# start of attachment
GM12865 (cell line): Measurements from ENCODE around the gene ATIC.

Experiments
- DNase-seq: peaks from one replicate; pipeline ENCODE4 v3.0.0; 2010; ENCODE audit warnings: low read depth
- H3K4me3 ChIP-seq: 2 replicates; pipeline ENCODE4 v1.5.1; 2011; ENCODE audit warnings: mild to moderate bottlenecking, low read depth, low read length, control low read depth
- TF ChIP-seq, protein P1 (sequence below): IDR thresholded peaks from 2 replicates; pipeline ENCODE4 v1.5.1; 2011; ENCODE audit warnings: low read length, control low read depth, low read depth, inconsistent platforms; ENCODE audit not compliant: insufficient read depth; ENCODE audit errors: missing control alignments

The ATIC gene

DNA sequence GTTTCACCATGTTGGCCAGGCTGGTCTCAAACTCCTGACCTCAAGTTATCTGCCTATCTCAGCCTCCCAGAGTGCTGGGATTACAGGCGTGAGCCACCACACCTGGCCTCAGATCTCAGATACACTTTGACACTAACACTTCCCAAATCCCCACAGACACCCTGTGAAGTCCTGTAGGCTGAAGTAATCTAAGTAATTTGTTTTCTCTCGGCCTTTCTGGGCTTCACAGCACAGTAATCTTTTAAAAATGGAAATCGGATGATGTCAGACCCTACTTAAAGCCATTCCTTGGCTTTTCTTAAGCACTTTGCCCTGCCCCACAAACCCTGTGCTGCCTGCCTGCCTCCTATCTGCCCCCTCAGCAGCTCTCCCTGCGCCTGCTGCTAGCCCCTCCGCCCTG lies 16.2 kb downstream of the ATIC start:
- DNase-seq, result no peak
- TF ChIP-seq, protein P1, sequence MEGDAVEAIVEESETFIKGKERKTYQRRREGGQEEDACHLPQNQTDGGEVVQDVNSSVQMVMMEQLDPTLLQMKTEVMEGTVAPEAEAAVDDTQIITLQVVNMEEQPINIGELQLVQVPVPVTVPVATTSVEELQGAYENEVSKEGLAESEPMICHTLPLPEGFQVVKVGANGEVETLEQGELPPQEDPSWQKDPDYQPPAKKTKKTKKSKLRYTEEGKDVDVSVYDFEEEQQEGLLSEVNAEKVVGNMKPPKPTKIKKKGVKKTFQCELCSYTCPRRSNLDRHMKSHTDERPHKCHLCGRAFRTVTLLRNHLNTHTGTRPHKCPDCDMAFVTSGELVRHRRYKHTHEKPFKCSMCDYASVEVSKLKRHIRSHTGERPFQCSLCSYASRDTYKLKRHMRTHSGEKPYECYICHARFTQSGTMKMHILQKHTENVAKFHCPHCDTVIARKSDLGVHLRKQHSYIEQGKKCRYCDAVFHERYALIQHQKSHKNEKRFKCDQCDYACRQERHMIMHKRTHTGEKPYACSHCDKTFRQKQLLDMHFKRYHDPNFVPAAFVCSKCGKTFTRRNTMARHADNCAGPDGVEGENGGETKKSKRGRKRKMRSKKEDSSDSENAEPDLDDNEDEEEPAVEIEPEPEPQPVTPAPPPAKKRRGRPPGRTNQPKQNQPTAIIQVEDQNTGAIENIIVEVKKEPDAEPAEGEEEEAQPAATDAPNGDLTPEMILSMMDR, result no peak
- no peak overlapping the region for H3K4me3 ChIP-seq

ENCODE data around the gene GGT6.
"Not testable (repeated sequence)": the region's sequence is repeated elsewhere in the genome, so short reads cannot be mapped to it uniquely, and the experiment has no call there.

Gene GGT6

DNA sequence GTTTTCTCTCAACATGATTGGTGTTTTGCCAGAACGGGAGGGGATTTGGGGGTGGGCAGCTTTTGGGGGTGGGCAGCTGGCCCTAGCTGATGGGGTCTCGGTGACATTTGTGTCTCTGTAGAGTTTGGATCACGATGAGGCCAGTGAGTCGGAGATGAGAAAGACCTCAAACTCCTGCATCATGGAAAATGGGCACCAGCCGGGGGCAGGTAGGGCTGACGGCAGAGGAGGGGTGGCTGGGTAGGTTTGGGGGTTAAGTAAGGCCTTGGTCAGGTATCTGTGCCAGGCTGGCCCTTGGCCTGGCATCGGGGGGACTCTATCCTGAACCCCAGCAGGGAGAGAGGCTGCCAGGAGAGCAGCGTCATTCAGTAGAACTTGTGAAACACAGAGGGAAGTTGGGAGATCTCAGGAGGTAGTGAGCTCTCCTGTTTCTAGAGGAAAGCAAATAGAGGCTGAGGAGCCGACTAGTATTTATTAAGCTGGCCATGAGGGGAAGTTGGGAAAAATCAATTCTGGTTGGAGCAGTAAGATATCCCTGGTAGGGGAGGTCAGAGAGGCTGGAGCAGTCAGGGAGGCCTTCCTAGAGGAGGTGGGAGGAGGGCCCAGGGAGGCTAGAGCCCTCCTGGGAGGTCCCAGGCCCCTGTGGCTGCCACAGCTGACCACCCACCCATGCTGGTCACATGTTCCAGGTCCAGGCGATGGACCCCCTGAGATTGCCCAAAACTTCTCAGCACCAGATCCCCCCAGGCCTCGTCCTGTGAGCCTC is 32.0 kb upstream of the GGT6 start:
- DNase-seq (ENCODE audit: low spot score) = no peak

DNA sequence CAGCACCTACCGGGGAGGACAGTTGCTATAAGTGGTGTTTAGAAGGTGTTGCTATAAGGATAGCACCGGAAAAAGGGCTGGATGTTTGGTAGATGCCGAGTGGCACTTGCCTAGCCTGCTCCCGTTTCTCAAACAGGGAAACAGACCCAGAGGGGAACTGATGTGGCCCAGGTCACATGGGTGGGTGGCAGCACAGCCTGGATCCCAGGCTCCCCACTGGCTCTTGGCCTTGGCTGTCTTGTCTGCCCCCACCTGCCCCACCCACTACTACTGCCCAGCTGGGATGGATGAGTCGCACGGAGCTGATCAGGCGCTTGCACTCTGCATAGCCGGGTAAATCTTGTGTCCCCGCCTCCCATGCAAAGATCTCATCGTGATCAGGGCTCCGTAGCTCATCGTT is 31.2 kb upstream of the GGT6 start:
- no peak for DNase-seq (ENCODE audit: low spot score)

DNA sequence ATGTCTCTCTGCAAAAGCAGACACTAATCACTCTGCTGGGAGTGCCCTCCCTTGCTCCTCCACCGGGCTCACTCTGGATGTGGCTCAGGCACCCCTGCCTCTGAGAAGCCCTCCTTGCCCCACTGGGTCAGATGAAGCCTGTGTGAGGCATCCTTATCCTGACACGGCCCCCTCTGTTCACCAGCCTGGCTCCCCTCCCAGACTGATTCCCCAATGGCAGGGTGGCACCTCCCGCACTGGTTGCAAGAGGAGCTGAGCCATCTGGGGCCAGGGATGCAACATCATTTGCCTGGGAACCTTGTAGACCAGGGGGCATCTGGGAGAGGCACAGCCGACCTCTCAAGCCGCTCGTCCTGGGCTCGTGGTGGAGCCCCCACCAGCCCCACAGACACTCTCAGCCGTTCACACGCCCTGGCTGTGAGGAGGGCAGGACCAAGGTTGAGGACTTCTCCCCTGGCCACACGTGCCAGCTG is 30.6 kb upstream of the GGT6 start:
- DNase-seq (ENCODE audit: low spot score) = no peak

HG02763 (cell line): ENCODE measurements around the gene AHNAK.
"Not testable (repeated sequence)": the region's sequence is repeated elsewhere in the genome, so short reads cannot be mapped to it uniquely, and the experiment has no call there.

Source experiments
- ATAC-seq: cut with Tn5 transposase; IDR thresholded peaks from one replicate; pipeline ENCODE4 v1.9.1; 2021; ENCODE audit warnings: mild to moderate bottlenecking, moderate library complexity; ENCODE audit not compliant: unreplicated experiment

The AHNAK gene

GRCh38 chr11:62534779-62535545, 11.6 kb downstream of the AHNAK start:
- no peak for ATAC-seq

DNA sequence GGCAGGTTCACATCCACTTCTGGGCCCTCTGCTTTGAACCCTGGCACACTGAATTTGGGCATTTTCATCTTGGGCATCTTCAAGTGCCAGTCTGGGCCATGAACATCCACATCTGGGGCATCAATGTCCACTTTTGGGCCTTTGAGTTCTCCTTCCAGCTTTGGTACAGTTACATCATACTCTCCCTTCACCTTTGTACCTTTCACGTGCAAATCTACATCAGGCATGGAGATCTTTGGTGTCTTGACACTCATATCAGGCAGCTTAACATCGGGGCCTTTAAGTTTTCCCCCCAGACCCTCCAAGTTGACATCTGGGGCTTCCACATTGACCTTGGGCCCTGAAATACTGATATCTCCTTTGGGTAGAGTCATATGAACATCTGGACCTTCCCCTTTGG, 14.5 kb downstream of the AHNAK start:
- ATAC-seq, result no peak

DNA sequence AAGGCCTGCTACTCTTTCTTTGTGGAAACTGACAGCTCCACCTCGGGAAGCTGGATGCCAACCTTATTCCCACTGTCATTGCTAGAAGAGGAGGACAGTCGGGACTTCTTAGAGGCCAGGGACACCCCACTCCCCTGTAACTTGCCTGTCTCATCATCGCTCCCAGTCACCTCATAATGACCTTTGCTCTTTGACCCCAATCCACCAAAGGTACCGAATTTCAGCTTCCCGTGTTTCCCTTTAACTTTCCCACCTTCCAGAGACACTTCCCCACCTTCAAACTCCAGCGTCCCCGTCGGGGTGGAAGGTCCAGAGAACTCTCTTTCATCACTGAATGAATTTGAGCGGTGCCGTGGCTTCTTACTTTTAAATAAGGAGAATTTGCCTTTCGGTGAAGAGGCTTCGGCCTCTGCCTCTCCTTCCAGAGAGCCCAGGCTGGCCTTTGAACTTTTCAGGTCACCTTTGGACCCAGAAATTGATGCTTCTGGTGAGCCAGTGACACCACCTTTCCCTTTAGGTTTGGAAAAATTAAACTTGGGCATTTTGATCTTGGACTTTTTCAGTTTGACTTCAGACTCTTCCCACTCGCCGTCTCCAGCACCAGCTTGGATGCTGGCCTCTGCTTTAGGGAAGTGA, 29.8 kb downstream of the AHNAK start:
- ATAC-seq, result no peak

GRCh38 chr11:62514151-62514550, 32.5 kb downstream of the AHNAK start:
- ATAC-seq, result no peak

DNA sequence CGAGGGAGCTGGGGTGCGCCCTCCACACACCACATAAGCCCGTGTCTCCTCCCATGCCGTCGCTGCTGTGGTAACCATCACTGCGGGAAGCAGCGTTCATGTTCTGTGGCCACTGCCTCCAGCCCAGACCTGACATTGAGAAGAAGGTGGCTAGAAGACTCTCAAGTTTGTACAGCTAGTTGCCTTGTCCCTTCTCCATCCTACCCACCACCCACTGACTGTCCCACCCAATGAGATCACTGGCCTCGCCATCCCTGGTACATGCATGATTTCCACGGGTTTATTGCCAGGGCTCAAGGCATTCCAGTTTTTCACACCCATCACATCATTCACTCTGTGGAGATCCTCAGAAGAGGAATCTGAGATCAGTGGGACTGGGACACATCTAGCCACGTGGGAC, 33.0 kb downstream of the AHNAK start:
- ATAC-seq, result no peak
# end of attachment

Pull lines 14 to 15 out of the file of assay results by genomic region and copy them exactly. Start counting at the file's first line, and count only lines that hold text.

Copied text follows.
DNA sequence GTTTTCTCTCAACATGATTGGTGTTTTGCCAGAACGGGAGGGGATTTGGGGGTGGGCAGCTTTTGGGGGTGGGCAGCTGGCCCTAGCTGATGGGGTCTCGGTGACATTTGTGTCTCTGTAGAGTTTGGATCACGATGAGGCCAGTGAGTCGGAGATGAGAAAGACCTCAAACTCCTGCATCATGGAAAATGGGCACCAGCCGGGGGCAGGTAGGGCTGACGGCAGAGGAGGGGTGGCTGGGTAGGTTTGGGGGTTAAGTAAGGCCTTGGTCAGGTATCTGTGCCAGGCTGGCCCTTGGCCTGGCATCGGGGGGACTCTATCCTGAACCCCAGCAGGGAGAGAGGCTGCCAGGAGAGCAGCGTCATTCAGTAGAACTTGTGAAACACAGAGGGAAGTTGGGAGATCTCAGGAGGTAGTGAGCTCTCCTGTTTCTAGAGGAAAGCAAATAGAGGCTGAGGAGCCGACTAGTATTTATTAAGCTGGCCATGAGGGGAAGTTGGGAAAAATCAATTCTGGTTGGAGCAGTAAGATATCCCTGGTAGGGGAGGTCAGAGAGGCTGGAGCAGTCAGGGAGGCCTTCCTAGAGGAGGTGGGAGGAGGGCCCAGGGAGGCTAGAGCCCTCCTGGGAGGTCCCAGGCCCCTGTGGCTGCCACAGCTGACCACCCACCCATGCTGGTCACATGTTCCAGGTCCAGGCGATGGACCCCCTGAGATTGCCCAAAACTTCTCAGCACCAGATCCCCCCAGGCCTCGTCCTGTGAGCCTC is 32.0 kb upstream of the GGT6 start:
- DNase-seq (ENCODE audit: low spot score) = no peak